Yesterday was our 7th wedding anniversary and to celebrate we went to the Criterion Restaurant for an early dinner before seeing The 39 Steps at the Criterion Theatre.
Opened in 1873, the restaurant is an amazing building. A long shoebox shaped hall that stretches back from Piccadilly Circus. Marble pillars flank huge mirrors that reflect the gold mosaic tiled ceiling. It looks more like some kind of opulent Turkish bath than a restaurant.
It was at the Criterion Long Bar, on January 1 1881, that Dr Watson mentioned to his friend Stamford that he was looking for someone to share lodgings with.
From A Study in Scarlet:
I was standing at the Criterion Bar, when some one tapped me on the shoulder, and turning round I recognized young Stamford, who had been a dresser under me at Barts. The sight of a friendly face in the great wilderness of London is a pleasant thing indeed to a lonely man. In old days Stamford had never been a particular crony of mine, but now I hailed him with enthusiasm, and he, in his turn, appeared to be delighted to see me. In the exuberance of my joy, I asked him to lunch with me at the Holborn, and we started off together in a hansom.
“Whatever have you been doing with yourself, Watson?” he asked in undisguised wonder, as we rattled through the crowded London streets. “You are as thin as a lath and as brown as a nut.”
I gave him a short sketch of my adventures, and had hardly concluded it by the time that we reached our destination.
“Poor devil!” he said, commiseratingly, after he had listened to my misfortunes. “What are you up to now?”
“Looking for lodgings,” I answered. “Trying to solve the problem as to whether it is possible to get comfortable rooms at a reasonable price.”
After lunch they walked to St Bartholemew’s Hospital where Stamford introduced Watson to Sherlock Holmes…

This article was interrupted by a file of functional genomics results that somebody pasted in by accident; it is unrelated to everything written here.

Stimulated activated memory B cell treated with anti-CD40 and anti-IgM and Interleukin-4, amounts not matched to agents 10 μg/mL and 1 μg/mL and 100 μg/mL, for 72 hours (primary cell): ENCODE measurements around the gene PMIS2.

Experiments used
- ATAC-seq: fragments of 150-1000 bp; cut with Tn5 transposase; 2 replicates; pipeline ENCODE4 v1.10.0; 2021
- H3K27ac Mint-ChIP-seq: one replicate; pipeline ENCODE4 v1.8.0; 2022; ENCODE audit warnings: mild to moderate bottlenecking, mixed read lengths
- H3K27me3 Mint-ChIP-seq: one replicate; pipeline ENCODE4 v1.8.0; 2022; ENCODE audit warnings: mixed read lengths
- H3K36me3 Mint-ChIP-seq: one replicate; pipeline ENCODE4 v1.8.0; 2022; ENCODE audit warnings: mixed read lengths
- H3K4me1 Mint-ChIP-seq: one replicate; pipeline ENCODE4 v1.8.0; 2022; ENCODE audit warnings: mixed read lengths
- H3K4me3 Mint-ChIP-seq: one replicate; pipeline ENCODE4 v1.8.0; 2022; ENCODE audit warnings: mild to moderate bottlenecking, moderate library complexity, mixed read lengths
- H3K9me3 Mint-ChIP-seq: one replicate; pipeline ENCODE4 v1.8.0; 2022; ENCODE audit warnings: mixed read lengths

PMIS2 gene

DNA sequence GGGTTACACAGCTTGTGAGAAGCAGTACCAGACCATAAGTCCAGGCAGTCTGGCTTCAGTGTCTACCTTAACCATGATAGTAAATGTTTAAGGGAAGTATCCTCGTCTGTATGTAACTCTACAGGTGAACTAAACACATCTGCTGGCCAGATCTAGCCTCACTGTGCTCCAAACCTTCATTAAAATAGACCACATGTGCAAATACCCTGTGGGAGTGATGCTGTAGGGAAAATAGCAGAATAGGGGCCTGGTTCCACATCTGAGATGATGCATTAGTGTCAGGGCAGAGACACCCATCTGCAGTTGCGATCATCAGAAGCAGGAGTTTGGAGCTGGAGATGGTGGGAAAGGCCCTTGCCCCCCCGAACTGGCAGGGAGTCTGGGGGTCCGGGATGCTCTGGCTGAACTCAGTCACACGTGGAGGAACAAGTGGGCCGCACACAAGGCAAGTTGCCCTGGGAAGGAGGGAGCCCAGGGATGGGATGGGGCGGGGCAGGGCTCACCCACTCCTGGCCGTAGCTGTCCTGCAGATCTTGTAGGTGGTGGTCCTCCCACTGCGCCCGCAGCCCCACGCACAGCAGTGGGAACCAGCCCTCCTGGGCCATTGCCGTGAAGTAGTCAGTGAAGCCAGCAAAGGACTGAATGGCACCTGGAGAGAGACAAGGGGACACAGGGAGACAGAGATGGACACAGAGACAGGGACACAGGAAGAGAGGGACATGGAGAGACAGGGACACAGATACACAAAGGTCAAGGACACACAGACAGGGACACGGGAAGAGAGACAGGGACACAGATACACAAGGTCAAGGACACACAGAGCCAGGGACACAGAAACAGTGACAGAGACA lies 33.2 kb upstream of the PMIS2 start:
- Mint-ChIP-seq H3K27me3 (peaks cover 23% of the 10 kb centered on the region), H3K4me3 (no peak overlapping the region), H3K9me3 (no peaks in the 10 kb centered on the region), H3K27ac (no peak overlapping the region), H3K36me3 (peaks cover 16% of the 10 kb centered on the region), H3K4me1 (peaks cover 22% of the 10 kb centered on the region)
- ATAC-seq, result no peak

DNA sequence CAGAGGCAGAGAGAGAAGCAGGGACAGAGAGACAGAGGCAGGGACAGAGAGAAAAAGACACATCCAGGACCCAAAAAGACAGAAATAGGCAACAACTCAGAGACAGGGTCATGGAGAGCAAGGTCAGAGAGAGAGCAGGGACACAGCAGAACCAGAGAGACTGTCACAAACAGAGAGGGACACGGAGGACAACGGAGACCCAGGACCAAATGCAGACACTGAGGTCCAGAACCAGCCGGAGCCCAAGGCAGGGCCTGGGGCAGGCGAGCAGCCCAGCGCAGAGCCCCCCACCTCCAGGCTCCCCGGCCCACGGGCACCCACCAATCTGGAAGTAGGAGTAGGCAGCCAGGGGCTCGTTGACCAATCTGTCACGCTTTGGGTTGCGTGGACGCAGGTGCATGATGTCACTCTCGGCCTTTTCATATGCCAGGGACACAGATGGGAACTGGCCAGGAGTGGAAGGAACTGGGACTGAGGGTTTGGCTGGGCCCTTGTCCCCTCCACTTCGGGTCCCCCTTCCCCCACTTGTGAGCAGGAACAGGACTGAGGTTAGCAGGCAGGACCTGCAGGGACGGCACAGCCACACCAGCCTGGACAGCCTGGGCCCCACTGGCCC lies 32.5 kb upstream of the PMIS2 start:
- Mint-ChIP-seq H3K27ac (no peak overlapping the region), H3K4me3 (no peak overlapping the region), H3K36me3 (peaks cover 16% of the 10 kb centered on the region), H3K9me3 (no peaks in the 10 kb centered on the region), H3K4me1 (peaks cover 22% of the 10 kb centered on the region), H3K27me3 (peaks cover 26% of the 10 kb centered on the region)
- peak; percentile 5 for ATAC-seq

We, on the other hand, walked next door to the Criterion Theatre.
The Criterion is a lovely little theatre. Built on the site of an old coaching inn called the White Bear it was originally intended to be a concert hall but after building work had begun it was turned into a theatre instead.
The theatre is unusual in that it is built underground. In 1882 the Metropolitan Board of Works condemned it on the grounds that it was unsafe in the event of a fire and, as it was lit by gas, there was a risk of toxic fumes so a number of alterations were made including installing electric lights and an air conditioning system. In WWII the BBC took over the underground theatre to use for broadcasts.
The 39 Steps was great. The story follows the 1935 Alfred Hitchcock film (with lots of Hitchcock references and, of course, a cameo) but somehow manages to combine the original spy thriller with a comedy. And it works really well. With nothing but a change of coat, hat and accent, the energetic cast of four manage to portray a hilarious array of characters as Richard Hannay is pursued from his flat in Portland Place to the Scottish Highlands and back again for the thrilling climax at the London Palladium.